The removal of Native Americans from what became the Old Southwest and the "Cotton Kingdom" had dire repercussions not only on the exiled Indians, but also for those that repopulated that lands. Creek Paths and Federal Road: Indians, Settlers, and Slaves and the Making of the American South, by Angela Pulley Hudson (UNC Press, 2010), shows the influence that Native American and federal post routes of travel had on the development of the region that would grow to become one of the wealthiest with the rise of cotton.
We often forget that there were serious attempts to avert conflict between the North and South before Fort Sumter. The Peace that Almost Was: The Forgotten Story of the 1861 Washington Peace Conference and the Final Attempt to Avert the Civil War, by Mark Tooley (Nelson Books, 2015), takes an in-depth look at the platforms and the players in this drama with so much at stake.
Placing a monetary value on a human being is something so foreign to us in the twenty-first century that we naturally recoil in disgust at the thought. However, the institution of slavery was built and sustained on that very concept. Enslaved people were valued on their looks, health, skills, age, gender, and a host of other traits. The Price for their Pound of Flesh: The Value of the Enslaved, from Womb to Grave, in the Building of a Nation, by Daina Ramey Berry (Beacon Press, 2017), examines valuing the full life cycle of black bodies to even beyond their deaths with a look at the trade in African American cadavers for medical training schools.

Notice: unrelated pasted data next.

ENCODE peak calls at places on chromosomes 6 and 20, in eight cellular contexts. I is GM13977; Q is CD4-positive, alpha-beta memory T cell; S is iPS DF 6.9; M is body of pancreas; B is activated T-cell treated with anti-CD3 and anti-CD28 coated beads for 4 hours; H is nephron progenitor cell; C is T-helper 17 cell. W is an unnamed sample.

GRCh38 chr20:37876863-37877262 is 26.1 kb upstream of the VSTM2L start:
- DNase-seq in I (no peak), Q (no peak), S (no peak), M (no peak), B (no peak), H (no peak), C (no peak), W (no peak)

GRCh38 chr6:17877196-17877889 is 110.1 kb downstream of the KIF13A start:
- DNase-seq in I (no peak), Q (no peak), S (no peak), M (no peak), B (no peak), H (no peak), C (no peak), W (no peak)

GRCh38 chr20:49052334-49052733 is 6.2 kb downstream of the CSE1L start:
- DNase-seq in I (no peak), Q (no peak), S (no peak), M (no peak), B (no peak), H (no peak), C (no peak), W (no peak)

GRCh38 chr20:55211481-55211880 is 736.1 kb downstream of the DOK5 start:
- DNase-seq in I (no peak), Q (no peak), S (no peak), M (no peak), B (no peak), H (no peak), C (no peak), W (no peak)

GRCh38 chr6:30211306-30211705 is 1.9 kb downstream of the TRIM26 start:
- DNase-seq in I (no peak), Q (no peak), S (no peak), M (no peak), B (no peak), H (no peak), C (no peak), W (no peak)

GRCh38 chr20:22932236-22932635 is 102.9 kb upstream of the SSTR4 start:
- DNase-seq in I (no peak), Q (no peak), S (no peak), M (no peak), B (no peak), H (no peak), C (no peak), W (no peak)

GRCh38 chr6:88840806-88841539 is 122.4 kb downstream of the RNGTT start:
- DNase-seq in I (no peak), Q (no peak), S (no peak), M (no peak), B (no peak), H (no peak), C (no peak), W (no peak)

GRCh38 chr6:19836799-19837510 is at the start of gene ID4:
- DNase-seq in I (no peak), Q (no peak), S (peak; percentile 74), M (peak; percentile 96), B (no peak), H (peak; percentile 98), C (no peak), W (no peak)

William Blair's Virginia's Private War: Feeding the Body and Soul in the Confederacy, 1861-1865 (Oxford University Press, 1998), is another of the seemingly endless list of books that I find from time to time and wonder how I've not come across previously. Scholars who focus on state and local studies are providing us with greater insights into how the Civil War was experienced differently in different places and how the various people of those places responded to the demands placed upon them by a the war.